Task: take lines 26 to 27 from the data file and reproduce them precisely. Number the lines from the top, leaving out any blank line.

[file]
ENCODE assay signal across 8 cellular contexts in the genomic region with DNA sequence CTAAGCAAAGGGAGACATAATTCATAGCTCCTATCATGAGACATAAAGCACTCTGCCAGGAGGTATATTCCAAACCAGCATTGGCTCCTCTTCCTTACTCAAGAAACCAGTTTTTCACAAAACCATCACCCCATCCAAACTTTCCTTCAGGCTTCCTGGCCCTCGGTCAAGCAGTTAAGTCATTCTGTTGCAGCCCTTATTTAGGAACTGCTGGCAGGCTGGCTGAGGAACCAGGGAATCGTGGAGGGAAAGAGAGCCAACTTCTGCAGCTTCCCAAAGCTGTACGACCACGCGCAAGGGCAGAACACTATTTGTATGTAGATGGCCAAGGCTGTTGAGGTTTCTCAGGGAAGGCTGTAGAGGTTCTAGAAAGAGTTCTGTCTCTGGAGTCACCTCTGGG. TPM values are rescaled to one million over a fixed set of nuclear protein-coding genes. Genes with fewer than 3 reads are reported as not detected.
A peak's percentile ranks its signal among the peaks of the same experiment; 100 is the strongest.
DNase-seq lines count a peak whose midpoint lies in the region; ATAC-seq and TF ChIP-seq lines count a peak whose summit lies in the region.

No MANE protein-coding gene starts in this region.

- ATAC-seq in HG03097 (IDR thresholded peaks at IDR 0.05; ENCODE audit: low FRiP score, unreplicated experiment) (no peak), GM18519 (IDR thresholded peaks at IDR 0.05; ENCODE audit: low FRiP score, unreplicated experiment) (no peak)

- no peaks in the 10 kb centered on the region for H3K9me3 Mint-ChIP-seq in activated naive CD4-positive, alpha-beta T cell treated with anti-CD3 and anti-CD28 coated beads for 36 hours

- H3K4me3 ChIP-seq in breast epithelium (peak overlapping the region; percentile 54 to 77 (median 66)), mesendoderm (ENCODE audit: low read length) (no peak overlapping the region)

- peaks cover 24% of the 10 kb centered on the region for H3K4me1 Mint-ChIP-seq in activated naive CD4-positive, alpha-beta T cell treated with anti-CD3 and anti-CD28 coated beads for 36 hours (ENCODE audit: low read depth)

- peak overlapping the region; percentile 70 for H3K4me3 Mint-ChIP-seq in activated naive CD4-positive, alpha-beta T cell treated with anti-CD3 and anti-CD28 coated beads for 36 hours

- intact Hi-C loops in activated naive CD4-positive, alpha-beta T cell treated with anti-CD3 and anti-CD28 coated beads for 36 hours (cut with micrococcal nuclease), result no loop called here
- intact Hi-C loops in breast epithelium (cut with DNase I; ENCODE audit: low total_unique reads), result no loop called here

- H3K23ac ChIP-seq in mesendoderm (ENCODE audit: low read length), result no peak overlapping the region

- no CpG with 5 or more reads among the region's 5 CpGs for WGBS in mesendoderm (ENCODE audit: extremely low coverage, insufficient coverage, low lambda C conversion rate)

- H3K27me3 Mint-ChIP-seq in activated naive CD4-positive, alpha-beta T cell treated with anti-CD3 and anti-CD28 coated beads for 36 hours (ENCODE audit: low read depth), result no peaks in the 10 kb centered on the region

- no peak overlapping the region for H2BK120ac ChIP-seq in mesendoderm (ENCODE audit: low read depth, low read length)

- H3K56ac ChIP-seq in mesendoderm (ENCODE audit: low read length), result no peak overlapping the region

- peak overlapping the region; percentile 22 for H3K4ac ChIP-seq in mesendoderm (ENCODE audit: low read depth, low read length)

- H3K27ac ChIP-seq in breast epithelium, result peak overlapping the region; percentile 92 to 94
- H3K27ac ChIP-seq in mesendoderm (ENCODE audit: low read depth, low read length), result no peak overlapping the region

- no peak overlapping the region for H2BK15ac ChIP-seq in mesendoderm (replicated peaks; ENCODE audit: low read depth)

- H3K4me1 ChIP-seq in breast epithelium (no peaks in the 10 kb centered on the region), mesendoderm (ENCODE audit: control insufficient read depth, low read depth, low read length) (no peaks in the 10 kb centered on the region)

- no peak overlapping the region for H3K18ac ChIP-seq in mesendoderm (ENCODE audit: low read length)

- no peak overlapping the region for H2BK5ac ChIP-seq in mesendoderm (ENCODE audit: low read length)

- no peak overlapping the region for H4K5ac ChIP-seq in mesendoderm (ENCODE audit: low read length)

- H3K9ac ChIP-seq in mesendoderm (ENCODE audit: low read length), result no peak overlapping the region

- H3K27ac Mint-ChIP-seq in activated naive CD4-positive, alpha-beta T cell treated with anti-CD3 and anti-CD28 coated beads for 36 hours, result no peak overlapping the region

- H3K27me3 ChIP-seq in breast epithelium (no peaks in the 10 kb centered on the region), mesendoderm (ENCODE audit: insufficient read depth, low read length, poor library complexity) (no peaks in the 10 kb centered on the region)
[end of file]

- H3K27ac Mint-ChIP-seq in activated naive CD4-positive, alpha-beta T cell treated with anti-CD3 and anti-CD28 coated beads for 36 hours, result no peak overlapping the region

- H3K27me3 ChIP-seq in breast epithelium (no peaks in the 10 kb centered on the region), mesendoderm (ENCODE audit: insufficient read depth, low read length, poor library complexity) (no peaks in the 10 kb centered on the region)